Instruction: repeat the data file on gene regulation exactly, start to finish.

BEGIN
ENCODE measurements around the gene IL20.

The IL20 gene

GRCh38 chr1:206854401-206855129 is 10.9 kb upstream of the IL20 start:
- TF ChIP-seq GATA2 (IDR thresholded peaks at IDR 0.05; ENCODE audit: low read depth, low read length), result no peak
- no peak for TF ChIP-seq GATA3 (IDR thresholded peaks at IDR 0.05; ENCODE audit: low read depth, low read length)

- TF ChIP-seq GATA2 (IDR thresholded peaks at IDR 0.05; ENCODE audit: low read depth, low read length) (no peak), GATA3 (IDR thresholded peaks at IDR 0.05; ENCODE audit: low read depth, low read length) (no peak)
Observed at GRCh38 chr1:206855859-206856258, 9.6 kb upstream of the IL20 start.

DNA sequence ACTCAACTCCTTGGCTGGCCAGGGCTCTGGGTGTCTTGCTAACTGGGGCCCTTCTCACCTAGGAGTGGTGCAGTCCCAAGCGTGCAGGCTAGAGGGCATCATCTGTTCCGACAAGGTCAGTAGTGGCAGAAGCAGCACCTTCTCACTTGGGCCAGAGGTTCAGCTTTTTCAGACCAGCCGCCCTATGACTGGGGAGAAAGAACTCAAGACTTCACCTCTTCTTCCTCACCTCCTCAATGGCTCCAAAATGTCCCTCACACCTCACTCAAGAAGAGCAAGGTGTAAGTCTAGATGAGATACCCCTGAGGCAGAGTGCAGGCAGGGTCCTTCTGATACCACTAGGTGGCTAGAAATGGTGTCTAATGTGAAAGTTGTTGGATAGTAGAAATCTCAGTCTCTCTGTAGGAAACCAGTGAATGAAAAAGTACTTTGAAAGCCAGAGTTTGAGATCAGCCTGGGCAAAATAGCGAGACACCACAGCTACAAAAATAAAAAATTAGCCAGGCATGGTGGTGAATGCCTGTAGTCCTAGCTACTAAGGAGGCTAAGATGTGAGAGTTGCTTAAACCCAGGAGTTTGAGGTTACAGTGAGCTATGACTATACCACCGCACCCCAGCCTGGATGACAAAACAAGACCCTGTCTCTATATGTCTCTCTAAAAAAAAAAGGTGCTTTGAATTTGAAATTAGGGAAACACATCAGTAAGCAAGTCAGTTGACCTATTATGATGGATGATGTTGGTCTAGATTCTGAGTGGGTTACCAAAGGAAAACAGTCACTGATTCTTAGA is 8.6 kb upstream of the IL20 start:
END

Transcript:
ENCODE measurements around the gene IL20.

The IL20 gene

GRCh38 chr1:206854401-206855129 is 10.9 kb upstream of the IL20 start:
- TF ChIP-seq GATA2 (IDR thresholded peaks at IDR 0.05; ENCODE audit: low read depth, low read length), result no peak
- no peak for TF ChIP-seq GATA3 (IDR thresholded peaks at IDR 0.05; ENCODE audit: low read depth, low read length)

- TF ChIP-seq GATA2 (IDR thresholded peaks at IDR 0.05; ENCODE audit: low read depth, low read length) (no peak), GATA3 (IDR thresholded peaks at IDR 0.05; ENCODE audit: low read depth, low read length) (no peak)
Observed at GRCh38 chr1:206855859-206856258, 9.6 kb upstream of the IL20 start.

DNA sequence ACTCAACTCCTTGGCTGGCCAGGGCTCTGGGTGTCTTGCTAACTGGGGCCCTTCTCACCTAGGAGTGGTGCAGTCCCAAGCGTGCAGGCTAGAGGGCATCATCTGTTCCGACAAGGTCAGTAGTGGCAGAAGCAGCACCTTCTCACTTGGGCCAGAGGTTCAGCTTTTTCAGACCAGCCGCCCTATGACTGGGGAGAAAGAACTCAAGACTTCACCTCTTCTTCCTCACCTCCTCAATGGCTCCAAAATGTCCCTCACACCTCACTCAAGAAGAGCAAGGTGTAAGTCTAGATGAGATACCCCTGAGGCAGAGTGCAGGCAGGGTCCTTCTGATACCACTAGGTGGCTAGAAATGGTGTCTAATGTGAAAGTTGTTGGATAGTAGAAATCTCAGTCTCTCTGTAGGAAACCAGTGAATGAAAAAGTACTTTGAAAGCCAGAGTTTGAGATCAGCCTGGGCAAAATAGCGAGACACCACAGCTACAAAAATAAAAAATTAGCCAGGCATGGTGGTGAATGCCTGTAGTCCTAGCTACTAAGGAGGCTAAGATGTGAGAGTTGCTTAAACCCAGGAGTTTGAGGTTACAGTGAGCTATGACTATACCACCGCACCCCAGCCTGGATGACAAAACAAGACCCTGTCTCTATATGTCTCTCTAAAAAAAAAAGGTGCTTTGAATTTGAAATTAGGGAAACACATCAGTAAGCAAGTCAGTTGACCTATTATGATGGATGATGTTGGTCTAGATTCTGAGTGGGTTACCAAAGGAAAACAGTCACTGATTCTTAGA is 8.6 kb upstream of the IL20 start: